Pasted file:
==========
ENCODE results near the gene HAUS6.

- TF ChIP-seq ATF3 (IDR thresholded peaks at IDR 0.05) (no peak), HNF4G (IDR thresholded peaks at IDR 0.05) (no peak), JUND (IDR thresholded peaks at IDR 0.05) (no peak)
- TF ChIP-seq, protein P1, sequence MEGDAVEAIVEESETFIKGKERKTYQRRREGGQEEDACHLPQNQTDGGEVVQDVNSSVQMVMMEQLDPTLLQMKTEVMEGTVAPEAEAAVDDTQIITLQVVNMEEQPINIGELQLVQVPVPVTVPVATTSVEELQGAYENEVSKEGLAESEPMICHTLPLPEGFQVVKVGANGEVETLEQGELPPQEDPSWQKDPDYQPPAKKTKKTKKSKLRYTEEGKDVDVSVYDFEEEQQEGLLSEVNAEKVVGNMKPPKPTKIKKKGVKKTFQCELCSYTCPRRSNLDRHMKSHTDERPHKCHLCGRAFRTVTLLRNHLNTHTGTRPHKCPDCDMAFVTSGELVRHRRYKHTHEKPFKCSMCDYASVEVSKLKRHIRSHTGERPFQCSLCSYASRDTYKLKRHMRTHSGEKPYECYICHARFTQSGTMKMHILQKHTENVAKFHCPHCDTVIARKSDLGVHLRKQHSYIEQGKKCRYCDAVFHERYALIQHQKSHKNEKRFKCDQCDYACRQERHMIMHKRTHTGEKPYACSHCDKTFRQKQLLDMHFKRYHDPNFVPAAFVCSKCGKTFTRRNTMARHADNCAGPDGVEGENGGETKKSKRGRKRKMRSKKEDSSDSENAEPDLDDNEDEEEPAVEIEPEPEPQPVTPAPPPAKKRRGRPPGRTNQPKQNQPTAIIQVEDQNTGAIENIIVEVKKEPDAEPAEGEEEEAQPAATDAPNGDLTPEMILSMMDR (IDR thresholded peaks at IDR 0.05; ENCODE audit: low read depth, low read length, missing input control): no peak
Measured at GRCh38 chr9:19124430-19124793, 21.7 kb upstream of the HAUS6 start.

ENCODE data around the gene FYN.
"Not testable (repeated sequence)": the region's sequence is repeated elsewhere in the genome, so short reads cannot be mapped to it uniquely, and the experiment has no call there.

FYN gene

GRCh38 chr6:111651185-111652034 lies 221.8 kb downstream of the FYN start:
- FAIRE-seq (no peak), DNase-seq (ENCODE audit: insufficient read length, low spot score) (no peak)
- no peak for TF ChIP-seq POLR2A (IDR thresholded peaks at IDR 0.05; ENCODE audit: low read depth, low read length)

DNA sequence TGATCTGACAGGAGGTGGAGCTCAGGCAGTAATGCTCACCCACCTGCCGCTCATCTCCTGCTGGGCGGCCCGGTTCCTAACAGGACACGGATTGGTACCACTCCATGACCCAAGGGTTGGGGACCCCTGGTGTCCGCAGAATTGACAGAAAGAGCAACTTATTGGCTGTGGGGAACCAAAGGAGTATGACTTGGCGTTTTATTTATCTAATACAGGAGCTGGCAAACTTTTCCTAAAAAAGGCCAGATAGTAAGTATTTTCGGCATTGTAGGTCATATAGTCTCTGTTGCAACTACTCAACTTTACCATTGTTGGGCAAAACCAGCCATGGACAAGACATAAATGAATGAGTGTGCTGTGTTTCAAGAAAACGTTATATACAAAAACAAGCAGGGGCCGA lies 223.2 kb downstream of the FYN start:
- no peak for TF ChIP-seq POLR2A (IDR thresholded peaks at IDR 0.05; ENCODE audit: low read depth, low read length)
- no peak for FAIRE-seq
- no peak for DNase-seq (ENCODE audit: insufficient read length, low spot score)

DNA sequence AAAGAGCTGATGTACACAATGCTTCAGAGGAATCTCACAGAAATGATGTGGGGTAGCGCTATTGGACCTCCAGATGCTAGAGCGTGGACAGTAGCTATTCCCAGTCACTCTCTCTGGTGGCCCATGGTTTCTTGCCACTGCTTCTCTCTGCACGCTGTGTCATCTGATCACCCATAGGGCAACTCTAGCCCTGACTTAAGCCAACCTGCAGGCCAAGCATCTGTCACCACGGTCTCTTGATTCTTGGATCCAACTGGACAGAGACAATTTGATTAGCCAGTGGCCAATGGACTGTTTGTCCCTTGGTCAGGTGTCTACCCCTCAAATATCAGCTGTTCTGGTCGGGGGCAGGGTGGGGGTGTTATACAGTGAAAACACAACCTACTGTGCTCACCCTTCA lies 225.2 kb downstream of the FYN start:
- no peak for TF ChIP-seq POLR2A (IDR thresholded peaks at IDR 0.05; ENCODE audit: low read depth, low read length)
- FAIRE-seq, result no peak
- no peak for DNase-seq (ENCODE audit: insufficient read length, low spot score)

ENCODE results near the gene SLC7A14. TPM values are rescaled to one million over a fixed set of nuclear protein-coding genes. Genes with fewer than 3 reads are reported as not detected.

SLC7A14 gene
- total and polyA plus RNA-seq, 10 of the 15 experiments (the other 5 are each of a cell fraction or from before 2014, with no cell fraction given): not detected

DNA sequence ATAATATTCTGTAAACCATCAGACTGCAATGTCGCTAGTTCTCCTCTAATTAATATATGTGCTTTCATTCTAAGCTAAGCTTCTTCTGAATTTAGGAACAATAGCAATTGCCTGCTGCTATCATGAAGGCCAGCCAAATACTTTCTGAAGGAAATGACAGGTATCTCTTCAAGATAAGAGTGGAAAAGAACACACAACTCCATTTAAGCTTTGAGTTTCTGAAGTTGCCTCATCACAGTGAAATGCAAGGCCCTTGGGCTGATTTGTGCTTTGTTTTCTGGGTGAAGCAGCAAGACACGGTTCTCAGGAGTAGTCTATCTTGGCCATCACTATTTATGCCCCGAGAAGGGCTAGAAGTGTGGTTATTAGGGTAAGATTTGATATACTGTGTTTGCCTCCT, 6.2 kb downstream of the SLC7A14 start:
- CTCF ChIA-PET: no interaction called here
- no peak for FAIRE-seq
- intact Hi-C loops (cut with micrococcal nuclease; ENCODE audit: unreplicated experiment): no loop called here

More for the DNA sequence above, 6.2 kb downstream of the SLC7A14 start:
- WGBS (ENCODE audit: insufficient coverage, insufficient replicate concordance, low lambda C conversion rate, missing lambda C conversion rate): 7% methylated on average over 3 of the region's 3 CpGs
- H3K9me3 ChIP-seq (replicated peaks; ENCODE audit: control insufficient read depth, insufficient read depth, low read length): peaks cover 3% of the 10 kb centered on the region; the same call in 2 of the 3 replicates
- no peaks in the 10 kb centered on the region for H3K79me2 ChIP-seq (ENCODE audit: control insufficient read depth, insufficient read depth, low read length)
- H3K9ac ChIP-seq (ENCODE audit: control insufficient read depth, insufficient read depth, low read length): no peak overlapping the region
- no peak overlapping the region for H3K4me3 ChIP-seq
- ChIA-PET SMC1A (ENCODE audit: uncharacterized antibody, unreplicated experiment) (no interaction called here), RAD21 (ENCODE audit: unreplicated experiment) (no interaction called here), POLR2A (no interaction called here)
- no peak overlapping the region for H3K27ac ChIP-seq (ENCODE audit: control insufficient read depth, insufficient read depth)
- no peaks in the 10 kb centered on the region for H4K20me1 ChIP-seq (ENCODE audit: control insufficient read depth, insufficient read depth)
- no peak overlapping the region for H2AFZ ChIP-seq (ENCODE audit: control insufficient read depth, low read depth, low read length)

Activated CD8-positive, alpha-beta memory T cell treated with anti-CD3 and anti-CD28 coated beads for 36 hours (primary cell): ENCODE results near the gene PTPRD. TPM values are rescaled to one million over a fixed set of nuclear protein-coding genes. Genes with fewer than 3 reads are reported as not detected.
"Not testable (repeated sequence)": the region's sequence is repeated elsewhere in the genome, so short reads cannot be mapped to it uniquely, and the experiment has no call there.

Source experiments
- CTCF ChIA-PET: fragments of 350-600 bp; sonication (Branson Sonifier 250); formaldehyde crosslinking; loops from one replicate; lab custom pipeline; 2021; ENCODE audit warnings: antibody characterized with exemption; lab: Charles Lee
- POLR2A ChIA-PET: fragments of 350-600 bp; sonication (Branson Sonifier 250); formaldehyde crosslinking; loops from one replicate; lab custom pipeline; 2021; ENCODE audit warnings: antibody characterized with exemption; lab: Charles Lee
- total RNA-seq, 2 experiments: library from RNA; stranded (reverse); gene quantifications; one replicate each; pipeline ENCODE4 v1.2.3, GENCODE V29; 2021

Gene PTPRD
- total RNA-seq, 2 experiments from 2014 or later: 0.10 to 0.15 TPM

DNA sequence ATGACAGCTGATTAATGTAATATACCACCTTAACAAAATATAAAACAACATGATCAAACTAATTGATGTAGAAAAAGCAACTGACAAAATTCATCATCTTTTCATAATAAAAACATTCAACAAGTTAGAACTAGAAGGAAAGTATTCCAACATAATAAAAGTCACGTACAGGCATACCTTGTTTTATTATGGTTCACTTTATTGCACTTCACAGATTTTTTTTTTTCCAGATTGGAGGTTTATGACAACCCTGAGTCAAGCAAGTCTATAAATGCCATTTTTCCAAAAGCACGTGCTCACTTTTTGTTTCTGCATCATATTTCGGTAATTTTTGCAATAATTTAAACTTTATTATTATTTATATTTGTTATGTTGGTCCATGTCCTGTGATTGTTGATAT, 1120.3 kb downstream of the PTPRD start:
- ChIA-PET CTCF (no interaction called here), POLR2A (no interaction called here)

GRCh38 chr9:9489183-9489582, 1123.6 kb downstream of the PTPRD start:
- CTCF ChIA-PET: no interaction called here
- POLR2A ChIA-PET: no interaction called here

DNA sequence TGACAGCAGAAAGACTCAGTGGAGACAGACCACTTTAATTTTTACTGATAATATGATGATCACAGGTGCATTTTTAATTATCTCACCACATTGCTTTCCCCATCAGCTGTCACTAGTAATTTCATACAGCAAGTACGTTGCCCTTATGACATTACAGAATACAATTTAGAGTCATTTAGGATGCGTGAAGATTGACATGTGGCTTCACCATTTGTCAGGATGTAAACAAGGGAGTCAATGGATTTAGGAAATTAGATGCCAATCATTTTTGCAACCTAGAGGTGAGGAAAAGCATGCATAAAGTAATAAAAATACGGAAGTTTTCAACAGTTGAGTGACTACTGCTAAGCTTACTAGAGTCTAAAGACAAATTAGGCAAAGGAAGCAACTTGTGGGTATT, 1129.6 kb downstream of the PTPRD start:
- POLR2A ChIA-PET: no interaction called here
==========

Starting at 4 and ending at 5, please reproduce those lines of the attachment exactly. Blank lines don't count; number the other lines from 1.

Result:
Measured at GRCh38 chr9:19124430-19124793, 21.7 kb upstream of the HAUS6 start.

ENCODE data around the gene FYN.